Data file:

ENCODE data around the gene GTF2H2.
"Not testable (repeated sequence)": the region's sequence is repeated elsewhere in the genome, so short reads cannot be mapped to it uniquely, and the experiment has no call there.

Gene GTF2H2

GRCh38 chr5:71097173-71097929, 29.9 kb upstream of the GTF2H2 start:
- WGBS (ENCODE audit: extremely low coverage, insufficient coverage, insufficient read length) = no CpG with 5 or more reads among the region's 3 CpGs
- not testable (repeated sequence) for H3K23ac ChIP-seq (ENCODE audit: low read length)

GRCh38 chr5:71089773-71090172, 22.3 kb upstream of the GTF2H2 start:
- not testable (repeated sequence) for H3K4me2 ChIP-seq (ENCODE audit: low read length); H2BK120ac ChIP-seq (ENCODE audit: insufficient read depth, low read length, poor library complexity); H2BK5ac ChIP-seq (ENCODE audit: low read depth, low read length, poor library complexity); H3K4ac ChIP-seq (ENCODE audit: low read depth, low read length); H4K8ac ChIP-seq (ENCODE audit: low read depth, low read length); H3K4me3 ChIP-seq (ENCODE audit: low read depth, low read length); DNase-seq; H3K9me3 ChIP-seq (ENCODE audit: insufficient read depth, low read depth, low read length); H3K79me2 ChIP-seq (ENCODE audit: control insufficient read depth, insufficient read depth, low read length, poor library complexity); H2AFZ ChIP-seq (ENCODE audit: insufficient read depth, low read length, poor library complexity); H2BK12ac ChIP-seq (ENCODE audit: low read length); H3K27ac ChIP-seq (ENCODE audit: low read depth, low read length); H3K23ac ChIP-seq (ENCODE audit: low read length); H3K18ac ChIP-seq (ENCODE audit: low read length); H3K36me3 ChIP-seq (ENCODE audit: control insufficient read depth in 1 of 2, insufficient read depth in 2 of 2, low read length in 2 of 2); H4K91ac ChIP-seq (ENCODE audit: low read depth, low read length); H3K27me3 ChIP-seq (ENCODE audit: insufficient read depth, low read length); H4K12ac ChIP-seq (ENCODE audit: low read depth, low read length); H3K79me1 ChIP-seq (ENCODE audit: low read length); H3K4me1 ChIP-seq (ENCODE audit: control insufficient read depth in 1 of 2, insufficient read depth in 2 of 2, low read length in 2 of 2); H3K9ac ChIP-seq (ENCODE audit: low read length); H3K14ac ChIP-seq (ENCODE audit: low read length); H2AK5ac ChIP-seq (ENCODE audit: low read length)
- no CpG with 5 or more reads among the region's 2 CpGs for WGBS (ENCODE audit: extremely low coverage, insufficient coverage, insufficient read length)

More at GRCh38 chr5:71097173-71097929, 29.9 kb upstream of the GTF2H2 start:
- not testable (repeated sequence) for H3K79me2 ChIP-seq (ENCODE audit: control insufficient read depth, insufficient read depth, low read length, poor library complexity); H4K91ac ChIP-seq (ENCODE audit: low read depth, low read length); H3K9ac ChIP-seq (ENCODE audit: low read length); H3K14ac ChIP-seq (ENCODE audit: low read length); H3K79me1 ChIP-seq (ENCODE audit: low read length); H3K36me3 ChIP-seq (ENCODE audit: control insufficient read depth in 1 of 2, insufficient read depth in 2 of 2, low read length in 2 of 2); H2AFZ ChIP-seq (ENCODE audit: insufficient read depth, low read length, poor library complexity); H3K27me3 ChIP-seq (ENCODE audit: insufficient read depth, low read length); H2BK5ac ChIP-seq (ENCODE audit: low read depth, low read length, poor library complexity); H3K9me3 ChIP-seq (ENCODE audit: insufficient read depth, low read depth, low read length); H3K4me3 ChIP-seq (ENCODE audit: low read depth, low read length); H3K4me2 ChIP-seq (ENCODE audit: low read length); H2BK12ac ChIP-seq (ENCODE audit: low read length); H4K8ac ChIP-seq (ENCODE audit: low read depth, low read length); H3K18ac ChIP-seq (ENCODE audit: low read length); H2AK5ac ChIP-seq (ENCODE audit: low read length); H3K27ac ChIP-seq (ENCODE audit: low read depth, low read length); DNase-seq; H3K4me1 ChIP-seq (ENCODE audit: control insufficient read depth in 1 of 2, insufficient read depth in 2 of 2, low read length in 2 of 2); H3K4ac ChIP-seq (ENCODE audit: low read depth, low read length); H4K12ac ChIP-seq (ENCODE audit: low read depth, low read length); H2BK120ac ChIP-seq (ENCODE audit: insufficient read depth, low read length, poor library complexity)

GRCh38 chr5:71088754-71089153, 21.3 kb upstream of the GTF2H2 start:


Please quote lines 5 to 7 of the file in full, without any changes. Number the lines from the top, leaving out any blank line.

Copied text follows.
- WGBS (ENCODE audit: extremely low coverage, insufficient coverage, insufficient read length) = no CpG with 5 or more reads among the region's 3 CpGs
- not testable (repeated sequence) for H3K23ac ChIP-seq (ENCODE audit: low read length)

GRCh38 chr5:71089773-71090172, 22.3 kb upstream of the GTF2H2 start: